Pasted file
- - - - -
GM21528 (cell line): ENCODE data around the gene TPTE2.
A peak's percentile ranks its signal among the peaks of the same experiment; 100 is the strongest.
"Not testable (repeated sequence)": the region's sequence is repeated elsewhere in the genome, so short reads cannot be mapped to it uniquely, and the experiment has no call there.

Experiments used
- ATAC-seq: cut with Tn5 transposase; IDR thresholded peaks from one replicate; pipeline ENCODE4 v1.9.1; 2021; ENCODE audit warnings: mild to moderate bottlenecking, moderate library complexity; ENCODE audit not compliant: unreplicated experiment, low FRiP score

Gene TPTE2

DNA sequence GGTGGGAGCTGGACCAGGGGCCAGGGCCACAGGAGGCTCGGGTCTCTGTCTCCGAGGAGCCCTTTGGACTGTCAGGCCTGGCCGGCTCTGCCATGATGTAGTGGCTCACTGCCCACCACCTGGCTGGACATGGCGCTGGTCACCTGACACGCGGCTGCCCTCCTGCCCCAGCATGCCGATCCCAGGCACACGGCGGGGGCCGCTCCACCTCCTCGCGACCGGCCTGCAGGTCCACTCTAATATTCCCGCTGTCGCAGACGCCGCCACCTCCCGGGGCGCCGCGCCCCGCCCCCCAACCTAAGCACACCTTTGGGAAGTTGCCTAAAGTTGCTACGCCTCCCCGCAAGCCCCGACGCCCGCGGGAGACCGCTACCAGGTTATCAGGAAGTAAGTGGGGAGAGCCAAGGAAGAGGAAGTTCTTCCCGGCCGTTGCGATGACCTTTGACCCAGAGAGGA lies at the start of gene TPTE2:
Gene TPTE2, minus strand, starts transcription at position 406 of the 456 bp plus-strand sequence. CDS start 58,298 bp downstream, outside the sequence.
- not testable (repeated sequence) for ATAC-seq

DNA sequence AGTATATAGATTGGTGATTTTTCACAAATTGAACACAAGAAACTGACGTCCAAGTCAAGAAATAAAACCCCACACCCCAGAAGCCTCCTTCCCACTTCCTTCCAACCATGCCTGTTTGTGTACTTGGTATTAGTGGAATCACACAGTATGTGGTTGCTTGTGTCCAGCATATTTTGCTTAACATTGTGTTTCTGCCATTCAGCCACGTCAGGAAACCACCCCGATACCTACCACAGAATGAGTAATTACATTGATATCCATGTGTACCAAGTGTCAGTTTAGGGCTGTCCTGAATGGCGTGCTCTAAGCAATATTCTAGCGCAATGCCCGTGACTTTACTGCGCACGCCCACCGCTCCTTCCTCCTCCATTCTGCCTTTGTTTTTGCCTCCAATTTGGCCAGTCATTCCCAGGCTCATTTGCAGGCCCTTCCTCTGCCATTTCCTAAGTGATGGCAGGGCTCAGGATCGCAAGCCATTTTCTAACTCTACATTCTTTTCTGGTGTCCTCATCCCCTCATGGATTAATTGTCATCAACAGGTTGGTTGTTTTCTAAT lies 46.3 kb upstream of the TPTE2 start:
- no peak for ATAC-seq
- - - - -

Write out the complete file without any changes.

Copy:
GM21528 (cell line): ENCODE data around the gene TPTE2.
A peak's percentile ranks its signal among the peaks of the same experiment; 100 is the strongest.
"Not testable (repeated sequence)": the region's sequence is repeated elsewhere in the genome, so short reads cannot be mapped to it uniquely, and the experiment has no call there.

Experiments used
- ATAC-seq: cut with Tn5 transposase; IDR thresholded peaks from one replicate; pipeline ENCODE4 v1.9.1; 2021; ENCODE audit warnings: mild to moderate bottlenecking, moderate library complexity; ENCODE audit not compliant: unreplicated experiment, low FRiP score

Gene TPTE2

DNA sequence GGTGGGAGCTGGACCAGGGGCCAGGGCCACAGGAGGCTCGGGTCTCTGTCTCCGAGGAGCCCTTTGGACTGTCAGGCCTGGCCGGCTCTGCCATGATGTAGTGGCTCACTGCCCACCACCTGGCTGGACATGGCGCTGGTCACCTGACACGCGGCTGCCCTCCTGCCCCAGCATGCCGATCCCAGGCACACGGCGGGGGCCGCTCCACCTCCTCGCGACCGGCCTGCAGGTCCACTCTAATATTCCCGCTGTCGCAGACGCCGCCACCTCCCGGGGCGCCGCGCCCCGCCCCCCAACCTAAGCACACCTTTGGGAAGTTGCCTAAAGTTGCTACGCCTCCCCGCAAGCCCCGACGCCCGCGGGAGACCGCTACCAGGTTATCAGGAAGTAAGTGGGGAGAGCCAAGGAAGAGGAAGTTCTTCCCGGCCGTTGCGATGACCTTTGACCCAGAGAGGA lies at the start of gene TPTE2:
Gene TPTE2, minus strand, starts transcription at position 406 of the 456 bp plus-strand sequence. CDS start 58,298 bp downstream, outside the sequence.
- not testable (repeated sequence) for ATAC-seq

DNA sequence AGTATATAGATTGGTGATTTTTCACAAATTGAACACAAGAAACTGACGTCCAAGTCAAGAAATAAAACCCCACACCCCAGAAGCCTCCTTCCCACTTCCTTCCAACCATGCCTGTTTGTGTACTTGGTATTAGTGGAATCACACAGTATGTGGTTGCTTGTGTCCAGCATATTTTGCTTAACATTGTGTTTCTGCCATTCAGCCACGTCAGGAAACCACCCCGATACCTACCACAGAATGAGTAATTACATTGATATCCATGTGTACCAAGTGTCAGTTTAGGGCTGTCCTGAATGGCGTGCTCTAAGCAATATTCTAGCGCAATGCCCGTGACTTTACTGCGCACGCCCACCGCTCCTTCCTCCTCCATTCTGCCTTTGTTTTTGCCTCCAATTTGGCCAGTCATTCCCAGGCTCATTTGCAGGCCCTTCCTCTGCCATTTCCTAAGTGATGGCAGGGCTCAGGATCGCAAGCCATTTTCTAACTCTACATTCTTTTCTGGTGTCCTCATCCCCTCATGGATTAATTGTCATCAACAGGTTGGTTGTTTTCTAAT lies 46.3 kb upstream of the TPTE2 start:
- no peak for ATAC-seq